When an employee has an “observable” illness or injury asking for a doctor’s note is akin to telling the employee you suspect they are lying. Employers need to place more trust in their employees and stop the unnecessary practice of asking for a doctor’s note to substantiate what should be clear to any reasonable person.

    Then there is the practice of employers asking for doctors’ notes to substantiate absences for “discretionary” (or invisible) illnesses or injuries. This HR practitioner believes that notes will always be required but if employers had a better-considered attendance management system the practice could be significantly curtailed.

    Attendance programs should manage absenteeism and minimize absences by approaching attendance in a concerned and positive manner, as a matter of operational excellence. Most attendance programs have progressive thresholds of discipline. I suggest that employers stop requesting doctor’s notes for discretionary illnesses or injuries until the employee reaches the point of possible termination. Further, employers should be trending attendance patterns. Instead of insisting “Bob” provide a doctor’s note because he has had 5 occurrences of absenteeism so far this year instead look at Bob’s attendance in comparison to his immediate peers and only if Bob’s attendance record is egregious compared to his peers should his employer ask for a note.

    Concomitantly, doctors need to understand that employers simply cannot take all employees at their word, especially when an employee’s attendance situation has become egregious. Doctors must remember that employers are held to obligations under the Human Rights Act, and that to avoid terminating an employee with chronic attendance issues who might have a disability, thereby creating significant human rights and legal issues, the employer must show due diligence and have the employee provide medical substantiation for their absences.

    Finally, doctors must hold their patients accountable. Too many doctors have the reputation of writing whatever note the patient wants; this practice must stop, just as employers’ practice of asking for unnecessary notes must stop.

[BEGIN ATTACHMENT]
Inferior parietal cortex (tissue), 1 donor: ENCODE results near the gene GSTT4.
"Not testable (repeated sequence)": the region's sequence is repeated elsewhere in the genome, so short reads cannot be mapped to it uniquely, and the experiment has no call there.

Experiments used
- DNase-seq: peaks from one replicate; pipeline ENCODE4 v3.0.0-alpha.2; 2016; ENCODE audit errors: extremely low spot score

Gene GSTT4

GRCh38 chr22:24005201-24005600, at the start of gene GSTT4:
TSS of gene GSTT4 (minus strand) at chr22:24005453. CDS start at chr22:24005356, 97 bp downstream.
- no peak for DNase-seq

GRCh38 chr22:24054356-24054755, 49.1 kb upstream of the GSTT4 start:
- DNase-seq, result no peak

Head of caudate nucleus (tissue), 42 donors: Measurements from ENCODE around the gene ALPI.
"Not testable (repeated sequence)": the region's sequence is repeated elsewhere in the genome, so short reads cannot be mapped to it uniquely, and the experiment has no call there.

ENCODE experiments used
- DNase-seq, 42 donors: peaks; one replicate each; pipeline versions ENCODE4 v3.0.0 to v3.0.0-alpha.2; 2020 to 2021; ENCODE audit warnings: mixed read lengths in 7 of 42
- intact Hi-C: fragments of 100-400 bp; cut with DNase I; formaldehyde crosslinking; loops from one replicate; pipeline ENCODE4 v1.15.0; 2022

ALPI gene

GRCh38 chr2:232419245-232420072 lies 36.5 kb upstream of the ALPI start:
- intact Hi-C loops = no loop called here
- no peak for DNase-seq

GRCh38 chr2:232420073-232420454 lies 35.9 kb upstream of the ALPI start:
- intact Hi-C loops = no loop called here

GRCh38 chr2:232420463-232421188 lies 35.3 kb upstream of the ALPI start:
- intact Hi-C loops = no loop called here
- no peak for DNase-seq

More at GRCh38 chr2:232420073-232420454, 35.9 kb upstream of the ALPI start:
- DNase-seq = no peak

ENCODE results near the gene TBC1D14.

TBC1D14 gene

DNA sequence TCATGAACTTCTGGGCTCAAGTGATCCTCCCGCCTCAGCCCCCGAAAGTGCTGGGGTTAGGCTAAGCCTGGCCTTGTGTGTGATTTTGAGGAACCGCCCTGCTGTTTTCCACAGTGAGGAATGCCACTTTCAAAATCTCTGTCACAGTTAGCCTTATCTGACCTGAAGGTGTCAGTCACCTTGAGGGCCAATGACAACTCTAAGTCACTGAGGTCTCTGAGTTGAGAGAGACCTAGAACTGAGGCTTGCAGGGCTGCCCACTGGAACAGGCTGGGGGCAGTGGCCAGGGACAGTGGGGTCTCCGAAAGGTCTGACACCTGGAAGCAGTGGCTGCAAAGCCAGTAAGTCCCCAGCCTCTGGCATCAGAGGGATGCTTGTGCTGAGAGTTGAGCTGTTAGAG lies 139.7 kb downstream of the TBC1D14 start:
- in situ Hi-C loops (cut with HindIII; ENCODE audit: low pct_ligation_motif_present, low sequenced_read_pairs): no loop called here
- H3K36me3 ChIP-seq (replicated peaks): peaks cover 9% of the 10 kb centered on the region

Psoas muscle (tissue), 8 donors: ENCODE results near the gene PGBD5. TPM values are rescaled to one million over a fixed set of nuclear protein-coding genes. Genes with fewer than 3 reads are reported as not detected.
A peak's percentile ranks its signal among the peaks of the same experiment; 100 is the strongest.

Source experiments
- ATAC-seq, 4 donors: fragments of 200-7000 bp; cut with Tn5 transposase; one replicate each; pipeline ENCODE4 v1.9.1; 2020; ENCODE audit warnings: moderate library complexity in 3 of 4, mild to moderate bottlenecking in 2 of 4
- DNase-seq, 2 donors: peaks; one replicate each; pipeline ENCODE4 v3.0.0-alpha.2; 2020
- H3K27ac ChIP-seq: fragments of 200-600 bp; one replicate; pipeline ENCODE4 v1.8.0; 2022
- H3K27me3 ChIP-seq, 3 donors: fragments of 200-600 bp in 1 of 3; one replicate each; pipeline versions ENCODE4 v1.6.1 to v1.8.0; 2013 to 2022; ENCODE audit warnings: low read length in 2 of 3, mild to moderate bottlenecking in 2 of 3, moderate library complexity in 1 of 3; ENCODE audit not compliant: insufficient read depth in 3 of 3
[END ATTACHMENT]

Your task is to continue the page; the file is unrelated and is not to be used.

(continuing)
Tanya Sieliakus is co-owner of HR pros Inc., a niche HR and safety consulting firm serving the Maritimes. Tanya has her national CHRP designation and is a certified diversity trainer and safety auditor. Tanya sits, and has sat, on a wide array of boards including: Entrepreneurs with Disabilities, TEAM Works Cooperative, the Human Resources Association of Nova Scotia, the East Coast Music Association, Canadian Association of Family Enterprise, the Epilepsy Association of NS, and the Royal United Services Institute. Tanya can be reached at tanya@hr-pros.ca.

  • Sophia Fern on 2016-02-25 9:08:49 AM

    I disagree - If someone is sick for more than 3 days, they should be able to medically substantiate their absence to an employer. Seven days is too long and encourages abuse.

  • Jeannie McQuaid on 2016-02-25 10:36:06 AM

    We don't have a hard and fast sick note policy. Our employees, bless their hearts, if they are off and feel they need to go to the Dr. generally ask for a note just in case. If we do advise an employee that we'll need a Dr. note, it's generally after a longer absence or a surgery and it is to confirm they are fit to return, not to prove that they needed to be off. Let common sense prevail.

  • Mary on 2016-02-25 12:15:47 PM

    It can't ever be simplified down to a unilaterally-administrated number. Where is he getting his advice?